Nathan is a film critic and aspiring author with a true passion for the film industry & hopes his writings will help launch his careers.
Sometimes, films blend in with every other movie that's come along and eventually it's pushed aside and forgotten, stored away in your brain's databanks until you see a familiar face or name and think "Hey, they were in that one movie...." But Last Night in Soho is another level of filmmaking. It's destined to become a film that's remembered for years to come. If this film is not at least nominated for best screenplay, best director, best cinematography, and best picture, it'll be a true shame and the snub of all snubs. Soho is more than a film. It's an experience. It's a waking dream-state that quickly turns nightmarish and gives new meaning to the phrase "can't look away", as if director Edgar Wright has pulled a Clockwork Orange on the audience and has strapped you in for the ride, holding your eyes wide open, and refuses to let go until the credits roll.
The film follows Ellie, a young girl who has been accepted into fashion school in London and excitedly moves there. She meets some rather unsavory girls and, upon realizing she can't possibly stand to live in her dorm another second, she finds her own place to stay. In order to pay for the rent, she takes on a job at a local pub. Completely enamored with the 60s era, Ellie begins to dream of a girl named Sandy who has moved to London in search of stardom. She has a dream to perform. Ellie becomes attached to this dream girl, even dying her hair blonde in order to look like her. What she sees in her dream, she mimics in fashion design and quickly becomes top in her class. And then it all hits the fan. It's not long before Ellie's wonderful dreams turn into nightmares. Convinced she's seeing visions rather than just fanciful dreams, Ellie begins a search for the real Sandy in order to find out what happened to her. The film becomes deeply maddening and psychological, the twists and reveals enough to make your blood run cold.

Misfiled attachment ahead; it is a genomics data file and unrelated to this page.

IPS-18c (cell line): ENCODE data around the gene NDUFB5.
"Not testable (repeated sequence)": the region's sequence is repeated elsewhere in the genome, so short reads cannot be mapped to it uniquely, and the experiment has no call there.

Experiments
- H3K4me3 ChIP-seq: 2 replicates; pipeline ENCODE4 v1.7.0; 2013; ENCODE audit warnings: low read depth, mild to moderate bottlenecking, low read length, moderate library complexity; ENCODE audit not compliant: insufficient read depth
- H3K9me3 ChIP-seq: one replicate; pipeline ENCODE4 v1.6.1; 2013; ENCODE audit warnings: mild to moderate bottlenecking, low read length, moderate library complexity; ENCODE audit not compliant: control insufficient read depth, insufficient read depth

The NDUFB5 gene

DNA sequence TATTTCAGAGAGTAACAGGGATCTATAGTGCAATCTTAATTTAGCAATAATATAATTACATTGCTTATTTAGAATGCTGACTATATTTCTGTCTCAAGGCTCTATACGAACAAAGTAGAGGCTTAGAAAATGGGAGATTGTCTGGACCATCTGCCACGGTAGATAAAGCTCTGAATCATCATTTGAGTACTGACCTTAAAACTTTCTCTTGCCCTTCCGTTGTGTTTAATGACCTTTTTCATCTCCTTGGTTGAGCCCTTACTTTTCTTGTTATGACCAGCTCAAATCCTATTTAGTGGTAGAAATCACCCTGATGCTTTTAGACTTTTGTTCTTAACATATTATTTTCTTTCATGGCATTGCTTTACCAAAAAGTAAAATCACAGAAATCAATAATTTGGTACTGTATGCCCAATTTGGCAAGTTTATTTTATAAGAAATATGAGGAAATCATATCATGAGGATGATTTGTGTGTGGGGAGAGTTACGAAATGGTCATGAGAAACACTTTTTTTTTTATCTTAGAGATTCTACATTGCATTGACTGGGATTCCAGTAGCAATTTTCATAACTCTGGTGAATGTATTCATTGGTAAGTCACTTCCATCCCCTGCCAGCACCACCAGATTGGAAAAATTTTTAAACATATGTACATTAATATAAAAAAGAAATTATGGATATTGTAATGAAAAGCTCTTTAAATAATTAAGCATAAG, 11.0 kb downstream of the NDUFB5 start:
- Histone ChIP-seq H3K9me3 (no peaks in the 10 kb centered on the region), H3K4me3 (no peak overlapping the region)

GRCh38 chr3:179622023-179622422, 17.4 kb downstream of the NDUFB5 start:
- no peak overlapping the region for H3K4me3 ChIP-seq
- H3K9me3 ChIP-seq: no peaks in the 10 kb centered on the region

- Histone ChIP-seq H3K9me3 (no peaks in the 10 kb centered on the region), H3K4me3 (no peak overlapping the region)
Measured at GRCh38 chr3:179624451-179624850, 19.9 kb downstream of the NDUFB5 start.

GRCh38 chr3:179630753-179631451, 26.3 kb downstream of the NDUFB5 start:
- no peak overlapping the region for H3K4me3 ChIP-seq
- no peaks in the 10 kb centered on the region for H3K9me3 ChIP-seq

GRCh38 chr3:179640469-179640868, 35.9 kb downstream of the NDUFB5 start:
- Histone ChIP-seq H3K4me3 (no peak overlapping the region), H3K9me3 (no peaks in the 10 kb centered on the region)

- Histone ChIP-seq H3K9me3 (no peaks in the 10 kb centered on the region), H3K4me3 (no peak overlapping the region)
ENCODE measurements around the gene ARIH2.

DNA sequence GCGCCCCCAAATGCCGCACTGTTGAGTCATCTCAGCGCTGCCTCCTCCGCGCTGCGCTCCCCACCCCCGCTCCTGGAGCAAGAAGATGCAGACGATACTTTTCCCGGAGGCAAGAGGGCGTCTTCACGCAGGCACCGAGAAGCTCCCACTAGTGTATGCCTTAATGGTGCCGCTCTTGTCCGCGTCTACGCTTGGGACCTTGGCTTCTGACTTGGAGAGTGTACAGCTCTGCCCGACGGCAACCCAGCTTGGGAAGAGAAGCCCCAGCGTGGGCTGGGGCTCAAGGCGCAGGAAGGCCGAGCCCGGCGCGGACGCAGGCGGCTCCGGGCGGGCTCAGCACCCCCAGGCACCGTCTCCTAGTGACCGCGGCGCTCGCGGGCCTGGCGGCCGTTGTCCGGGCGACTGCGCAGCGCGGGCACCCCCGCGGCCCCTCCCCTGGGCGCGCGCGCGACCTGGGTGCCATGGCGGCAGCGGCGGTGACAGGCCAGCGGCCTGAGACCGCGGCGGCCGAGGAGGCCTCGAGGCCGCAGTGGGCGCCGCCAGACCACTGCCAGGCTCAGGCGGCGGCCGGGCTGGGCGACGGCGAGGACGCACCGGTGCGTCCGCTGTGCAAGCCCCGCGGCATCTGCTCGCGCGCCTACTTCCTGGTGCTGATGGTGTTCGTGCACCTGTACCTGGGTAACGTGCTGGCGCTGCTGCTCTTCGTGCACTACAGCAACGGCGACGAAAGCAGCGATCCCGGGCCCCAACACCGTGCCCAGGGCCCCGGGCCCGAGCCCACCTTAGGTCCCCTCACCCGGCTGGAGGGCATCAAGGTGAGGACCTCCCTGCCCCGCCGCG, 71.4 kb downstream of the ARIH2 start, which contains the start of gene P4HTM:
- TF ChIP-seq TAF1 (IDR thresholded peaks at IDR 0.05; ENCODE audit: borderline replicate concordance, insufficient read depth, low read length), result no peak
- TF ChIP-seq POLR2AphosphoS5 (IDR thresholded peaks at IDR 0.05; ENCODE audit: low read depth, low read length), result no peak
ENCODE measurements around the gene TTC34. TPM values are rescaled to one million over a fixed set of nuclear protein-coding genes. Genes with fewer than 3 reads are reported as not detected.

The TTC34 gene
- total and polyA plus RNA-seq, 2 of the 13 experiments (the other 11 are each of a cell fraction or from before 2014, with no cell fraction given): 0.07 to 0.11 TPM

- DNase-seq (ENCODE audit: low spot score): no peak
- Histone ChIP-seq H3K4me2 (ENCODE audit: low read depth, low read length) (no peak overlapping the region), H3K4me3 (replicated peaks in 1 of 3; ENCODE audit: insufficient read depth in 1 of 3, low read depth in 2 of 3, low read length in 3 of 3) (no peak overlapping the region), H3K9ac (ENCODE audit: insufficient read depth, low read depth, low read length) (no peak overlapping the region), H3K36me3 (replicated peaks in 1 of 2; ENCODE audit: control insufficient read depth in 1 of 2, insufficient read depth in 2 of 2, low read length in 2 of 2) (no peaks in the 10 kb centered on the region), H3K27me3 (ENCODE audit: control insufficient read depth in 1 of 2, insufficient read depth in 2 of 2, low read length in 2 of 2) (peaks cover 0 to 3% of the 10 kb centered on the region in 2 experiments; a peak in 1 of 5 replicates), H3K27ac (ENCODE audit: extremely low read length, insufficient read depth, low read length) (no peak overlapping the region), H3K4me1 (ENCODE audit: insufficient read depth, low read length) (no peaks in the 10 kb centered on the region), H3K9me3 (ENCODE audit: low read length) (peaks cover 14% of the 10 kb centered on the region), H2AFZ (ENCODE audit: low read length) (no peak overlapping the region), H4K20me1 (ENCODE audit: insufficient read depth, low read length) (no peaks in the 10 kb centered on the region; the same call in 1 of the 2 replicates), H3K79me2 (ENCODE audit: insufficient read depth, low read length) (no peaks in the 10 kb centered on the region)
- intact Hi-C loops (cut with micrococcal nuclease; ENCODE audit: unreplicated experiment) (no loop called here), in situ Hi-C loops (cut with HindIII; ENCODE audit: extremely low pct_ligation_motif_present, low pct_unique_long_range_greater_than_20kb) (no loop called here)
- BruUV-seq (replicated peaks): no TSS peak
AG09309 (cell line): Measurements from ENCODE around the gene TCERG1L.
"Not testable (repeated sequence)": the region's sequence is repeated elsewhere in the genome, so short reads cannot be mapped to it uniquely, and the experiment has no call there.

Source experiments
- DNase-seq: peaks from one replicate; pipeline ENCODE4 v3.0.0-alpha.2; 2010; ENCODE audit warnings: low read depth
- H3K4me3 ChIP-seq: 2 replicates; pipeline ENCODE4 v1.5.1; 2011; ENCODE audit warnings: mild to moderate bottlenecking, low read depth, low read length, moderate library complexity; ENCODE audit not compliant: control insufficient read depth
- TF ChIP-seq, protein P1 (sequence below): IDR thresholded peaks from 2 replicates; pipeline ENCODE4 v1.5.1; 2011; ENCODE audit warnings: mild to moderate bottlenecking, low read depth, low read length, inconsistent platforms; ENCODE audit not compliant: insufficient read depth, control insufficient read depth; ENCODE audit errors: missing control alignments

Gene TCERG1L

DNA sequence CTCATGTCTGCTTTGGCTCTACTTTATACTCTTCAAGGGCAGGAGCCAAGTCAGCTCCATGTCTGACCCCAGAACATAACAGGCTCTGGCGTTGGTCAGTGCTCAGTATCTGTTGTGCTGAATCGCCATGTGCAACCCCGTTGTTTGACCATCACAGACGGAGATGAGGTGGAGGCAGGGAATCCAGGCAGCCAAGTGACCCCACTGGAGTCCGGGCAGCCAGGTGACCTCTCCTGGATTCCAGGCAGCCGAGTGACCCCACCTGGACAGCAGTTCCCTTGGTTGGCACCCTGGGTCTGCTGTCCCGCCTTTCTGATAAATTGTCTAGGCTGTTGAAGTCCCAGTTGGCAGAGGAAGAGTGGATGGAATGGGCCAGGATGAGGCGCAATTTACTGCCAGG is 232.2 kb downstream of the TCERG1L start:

Thomasin Mckenzie was absolutely brilliant as Ellie. Mckenzie's ability to showcase Ellie's descent into madness, her psychological terror, and still being able to keep her sweet nature in tact was absolutely astounding and shows just how important it is to have a great director in your corner. McKenzie was able to show just how talented she really is and I hope she gets more notice as her career continues.
Anya Taylor-Joy is always a delight on screen, her beauty and elegance translating perfectly into the 60s era and her ability to take on dramatic roles elevated her as the film took a dark turn.
Matt Smith was able to show off his range and just how dark he can go. People like me who knows him primarily for his Doctor Who persona are in for a deep shock as he's the polar opposite of the Doctor here as a businessman who scouts aspiring performers and preys on them to make himself and the other big wigs richer.
Edgar Wright wrote and directed the film, which puts him at the top of my annual Best Director Wishlist for the Oscars. His vision was remarkable, which makes me wonder just how deep the pit in his mind goes to be able to put this kind of film together. Fantastic work all around, but Edgar and Thomasin deserve the most praise of all of them.
In conclusion, if and when you see this film, I highly recommend you let yourself be transported into this world and let the film soak in your mind. It'll be a far more powerful experience and, trust me, this film deserves to be experienced, not just seen. I give Last Night in Soho a perfect 4 out of 4.
© 2021 Nathan Jasper